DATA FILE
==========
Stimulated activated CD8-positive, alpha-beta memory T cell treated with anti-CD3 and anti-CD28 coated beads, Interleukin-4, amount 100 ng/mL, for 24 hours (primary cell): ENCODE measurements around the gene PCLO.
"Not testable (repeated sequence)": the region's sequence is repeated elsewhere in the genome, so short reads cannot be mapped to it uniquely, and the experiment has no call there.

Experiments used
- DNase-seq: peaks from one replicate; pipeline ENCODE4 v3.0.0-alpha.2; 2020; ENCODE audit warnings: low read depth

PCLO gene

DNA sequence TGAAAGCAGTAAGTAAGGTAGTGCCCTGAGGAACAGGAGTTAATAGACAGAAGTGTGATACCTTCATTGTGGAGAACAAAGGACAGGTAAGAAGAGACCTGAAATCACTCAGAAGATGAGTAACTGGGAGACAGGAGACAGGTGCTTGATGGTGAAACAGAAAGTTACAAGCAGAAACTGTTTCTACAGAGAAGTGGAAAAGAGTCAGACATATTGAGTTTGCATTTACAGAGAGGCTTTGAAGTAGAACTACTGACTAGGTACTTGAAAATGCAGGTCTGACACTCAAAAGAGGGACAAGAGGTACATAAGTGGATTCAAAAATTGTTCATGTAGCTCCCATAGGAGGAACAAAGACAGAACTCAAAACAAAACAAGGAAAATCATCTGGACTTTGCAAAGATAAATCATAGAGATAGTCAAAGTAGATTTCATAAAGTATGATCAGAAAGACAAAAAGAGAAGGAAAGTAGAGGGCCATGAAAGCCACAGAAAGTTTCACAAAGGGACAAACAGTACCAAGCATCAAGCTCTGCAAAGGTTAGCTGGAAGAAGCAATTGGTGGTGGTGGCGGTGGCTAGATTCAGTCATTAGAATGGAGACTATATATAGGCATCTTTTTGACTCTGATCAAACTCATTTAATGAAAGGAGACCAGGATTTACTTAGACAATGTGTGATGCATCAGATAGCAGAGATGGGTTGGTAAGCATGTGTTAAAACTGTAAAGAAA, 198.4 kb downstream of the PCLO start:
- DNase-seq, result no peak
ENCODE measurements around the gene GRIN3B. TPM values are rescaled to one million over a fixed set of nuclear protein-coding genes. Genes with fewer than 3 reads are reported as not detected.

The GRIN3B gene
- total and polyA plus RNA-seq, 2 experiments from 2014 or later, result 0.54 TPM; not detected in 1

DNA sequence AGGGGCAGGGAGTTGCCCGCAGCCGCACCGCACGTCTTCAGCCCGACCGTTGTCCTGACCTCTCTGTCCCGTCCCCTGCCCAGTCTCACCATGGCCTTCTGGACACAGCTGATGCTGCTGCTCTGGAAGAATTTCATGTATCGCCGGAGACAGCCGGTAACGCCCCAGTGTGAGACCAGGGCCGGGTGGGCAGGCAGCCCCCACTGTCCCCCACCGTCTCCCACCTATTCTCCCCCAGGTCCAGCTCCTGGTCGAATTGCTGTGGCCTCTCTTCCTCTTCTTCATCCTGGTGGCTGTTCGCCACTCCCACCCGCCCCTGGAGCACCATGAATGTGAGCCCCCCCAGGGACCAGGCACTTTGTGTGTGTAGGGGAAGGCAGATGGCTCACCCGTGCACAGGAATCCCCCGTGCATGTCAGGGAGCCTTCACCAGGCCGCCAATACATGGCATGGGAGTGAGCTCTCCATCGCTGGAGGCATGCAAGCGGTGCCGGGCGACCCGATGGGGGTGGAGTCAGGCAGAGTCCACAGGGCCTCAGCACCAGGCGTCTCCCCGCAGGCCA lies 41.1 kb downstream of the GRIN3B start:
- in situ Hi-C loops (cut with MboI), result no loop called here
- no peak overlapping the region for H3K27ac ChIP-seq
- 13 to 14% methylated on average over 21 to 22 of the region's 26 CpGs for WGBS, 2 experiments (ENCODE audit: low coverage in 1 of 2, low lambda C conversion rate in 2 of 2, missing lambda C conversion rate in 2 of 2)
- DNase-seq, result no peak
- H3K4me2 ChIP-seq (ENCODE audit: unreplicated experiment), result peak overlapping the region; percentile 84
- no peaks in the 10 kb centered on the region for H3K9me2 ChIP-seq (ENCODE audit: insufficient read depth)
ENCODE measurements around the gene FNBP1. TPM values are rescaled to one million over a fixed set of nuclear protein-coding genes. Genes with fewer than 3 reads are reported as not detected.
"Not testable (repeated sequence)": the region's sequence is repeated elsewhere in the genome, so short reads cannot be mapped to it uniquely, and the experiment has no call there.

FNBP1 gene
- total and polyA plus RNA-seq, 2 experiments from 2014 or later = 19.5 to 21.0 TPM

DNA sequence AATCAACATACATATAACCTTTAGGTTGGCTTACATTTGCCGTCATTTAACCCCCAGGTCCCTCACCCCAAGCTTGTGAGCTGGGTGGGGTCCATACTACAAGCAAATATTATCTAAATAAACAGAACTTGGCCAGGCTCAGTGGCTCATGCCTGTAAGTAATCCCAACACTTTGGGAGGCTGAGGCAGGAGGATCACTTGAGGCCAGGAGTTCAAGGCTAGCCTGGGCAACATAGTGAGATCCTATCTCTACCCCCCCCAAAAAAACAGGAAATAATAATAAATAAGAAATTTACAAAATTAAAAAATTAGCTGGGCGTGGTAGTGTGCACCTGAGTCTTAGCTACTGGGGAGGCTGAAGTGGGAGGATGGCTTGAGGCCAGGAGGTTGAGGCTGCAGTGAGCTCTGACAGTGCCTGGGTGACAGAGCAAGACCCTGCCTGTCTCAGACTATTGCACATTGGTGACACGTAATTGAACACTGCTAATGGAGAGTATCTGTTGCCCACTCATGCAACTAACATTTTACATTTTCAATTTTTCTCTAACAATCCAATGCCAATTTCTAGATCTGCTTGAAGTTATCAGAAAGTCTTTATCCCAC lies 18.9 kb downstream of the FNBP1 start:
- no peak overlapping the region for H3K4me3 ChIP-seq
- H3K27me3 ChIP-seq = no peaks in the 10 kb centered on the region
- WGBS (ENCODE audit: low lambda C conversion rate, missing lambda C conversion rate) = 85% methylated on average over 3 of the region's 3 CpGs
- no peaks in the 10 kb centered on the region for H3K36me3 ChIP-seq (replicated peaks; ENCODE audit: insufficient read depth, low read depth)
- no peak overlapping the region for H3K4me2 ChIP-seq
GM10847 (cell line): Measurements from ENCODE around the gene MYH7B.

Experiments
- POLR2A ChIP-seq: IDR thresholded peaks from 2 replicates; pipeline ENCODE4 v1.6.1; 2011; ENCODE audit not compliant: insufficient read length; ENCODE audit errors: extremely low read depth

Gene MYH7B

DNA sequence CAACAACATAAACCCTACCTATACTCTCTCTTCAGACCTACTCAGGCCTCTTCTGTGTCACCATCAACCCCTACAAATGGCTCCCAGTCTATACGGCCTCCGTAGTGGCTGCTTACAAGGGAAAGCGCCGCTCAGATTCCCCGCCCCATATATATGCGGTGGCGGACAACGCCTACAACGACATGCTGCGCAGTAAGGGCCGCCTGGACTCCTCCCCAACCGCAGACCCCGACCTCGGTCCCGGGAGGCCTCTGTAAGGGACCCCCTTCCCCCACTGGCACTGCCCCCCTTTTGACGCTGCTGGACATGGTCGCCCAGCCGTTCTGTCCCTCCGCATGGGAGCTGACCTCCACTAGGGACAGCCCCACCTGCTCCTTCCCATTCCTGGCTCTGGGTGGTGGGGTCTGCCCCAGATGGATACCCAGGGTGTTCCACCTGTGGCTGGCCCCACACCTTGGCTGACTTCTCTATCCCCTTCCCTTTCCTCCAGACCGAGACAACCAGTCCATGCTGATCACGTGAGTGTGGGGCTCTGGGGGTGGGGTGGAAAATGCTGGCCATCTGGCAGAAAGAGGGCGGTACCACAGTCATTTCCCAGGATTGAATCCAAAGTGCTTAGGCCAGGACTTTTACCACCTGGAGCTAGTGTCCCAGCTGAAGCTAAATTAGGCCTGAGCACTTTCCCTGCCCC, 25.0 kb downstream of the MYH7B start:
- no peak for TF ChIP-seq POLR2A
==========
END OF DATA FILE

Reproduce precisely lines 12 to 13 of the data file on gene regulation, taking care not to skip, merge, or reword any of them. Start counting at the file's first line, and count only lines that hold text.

- in situ Hi-C loops (cut with MboI), result no loop called here
- no peak overlapping the region for H3K27ac ChIP-seq